As Sergey said, we are very encouraged by progress on a new START agreement. Our negotiating teams have reported that they have resolved all of the major issues and there are some technical issues that remain, but we are on the brink of seeing a new agreement between the United States and Russia.

We also discussed a range of other issues from Iran to Afghanistan and so much more as our part of our ongoing consultation. And we look forward to welcoming President Medvedev back to Washington for the Nuclear Security Summit in a few weeks.

Again, I thank Minister Lavrov for his hospitality and the very cooperative working relationship that we enjoy.

QUESTION: (Via interpreter) Russian TV channel NTV. So my question goes to both ministers. You’ve mentioned that in terms of new START agreement negotiations only some technicalities remain to be agreed. So my question is as follows: Does the link between the reduction of strategic offense arms and the deployment of U.S. ABM system facilities in Europe exist and whether – as far as I understand, you have not identified the timeframes for signing this new START Treaty. But do you think it might happen? Have you at least come up with a location? Will it happen in Washington or some rumors ago that it might be in Kiev, or are you for Prague?

And Sergey – Minister Lavrov, do you really think – do you really expect to hear – answer to that question immediately?

FOREIGN MINISTER LAVROV: (Via interpreter) So answering your first question I can say last April, when the first meeting of the two presidents took place, they issued a statement in which they stated that there is a link between strategic offensive and defensive weapons and the current teams of negotiations when they – and they’ve instructed their governments to take this relationship into account. And current teams of negotiators that work in Geneva at the moment act in accordance with the tasks that were formulated by the president – in particular in accordance with the tasks formulated by the president. I want to be interpreted exactly – literally, I would say.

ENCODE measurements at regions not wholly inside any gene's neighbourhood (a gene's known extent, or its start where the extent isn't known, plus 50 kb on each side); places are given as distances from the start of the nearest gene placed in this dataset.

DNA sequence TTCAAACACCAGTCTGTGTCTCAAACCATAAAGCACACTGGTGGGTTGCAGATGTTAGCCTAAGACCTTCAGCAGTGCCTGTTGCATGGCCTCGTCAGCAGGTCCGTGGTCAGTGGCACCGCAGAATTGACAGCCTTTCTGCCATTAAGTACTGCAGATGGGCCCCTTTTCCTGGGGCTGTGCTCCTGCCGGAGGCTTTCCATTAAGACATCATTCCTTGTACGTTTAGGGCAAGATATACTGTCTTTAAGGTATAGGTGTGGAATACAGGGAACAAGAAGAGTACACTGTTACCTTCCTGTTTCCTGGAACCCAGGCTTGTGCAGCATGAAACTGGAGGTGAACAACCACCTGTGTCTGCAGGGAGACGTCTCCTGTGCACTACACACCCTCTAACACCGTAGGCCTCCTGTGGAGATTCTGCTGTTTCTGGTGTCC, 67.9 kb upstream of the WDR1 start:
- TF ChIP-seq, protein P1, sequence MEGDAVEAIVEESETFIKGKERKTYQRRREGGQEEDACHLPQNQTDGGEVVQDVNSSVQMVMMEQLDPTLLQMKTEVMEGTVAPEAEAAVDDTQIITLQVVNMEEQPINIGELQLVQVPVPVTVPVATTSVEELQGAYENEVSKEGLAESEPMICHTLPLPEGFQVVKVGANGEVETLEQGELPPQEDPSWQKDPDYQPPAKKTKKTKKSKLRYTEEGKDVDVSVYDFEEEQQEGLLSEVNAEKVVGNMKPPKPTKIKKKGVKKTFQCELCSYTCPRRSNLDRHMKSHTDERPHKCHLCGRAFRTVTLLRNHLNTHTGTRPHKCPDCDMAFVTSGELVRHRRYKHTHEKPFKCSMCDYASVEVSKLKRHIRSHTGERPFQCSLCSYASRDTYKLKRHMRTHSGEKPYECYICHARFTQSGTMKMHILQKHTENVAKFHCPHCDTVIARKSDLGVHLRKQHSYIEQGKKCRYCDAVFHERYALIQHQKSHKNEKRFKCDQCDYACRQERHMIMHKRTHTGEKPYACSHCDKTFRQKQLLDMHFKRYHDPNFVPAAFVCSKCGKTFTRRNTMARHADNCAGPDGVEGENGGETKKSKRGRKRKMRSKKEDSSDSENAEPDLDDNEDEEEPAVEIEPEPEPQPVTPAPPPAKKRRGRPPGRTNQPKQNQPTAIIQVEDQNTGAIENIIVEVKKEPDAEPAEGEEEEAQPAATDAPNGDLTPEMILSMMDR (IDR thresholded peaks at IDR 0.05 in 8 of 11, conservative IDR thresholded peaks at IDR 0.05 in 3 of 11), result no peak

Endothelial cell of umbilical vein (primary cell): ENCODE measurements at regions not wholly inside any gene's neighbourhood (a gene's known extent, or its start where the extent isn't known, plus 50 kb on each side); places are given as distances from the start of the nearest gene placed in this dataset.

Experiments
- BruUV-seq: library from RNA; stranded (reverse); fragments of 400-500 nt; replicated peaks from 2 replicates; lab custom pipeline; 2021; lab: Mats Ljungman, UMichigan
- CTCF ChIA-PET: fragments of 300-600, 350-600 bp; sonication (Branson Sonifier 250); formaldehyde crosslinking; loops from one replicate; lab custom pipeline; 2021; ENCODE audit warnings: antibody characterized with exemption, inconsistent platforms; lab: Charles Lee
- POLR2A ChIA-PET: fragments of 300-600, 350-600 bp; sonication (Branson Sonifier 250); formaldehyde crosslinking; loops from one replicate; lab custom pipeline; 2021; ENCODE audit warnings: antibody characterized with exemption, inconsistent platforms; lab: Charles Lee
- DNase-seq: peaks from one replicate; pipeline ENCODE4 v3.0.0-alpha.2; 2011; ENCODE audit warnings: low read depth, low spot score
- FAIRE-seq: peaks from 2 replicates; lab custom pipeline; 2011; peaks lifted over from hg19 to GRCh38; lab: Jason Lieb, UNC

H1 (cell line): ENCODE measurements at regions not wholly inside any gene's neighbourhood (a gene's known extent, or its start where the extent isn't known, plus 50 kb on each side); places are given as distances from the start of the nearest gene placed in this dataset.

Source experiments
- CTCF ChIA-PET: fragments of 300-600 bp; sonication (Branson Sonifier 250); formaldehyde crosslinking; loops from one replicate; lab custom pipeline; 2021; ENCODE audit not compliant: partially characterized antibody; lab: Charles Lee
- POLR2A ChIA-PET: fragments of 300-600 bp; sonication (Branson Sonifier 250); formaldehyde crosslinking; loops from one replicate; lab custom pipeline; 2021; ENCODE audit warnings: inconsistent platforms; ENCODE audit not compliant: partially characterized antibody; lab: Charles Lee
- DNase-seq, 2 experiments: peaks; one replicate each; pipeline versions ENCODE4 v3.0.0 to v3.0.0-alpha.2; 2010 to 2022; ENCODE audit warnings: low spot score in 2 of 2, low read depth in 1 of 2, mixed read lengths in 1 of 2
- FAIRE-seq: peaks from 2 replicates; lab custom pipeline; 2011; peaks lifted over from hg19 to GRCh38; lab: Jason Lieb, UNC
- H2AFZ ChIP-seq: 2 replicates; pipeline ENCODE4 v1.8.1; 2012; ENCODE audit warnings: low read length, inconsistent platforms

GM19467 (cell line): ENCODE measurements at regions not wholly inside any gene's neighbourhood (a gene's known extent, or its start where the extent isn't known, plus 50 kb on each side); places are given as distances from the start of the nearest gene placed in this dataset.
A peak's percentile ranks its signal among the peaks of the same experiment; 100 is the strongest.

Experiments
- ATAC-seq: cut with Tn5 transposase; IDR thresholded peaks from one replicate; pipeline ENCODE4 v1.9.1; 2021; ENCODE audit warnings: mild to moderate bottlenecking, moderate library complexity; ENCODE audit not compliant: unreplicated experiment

SECRETARY CLINTON: Let me say that we are very pleased by progress that has been made. And we hope and expect that there will be a signing in the near future. But as Sergey said, we are not going to preempt any announcement of place or time on this occasion.

Because I’m not bilingual, you can say anything and I’ll agree.

QUESTION: Good afternoon. Mark Landler from The New York Times. Also a question for both of you. It has been seven months since the disclosure of the secret Iranian nuclear facility at Qom, three months since the Iranian government rejected the offer of enrichment for the Tehran research reactor, and one month since the government of Iran announced it would begin enriching uranium up to 20 percent. And yet, after (inaudible) an international solidarity on how to confront Iran are continuing and taking by all accounts longer than anyone had hoped, there have been some comments recently from diplomats that we might not see a UN resolution until June.

My question is simply whether you worry that the clock is in some sense running out? And what you would hope to do to speed up this process?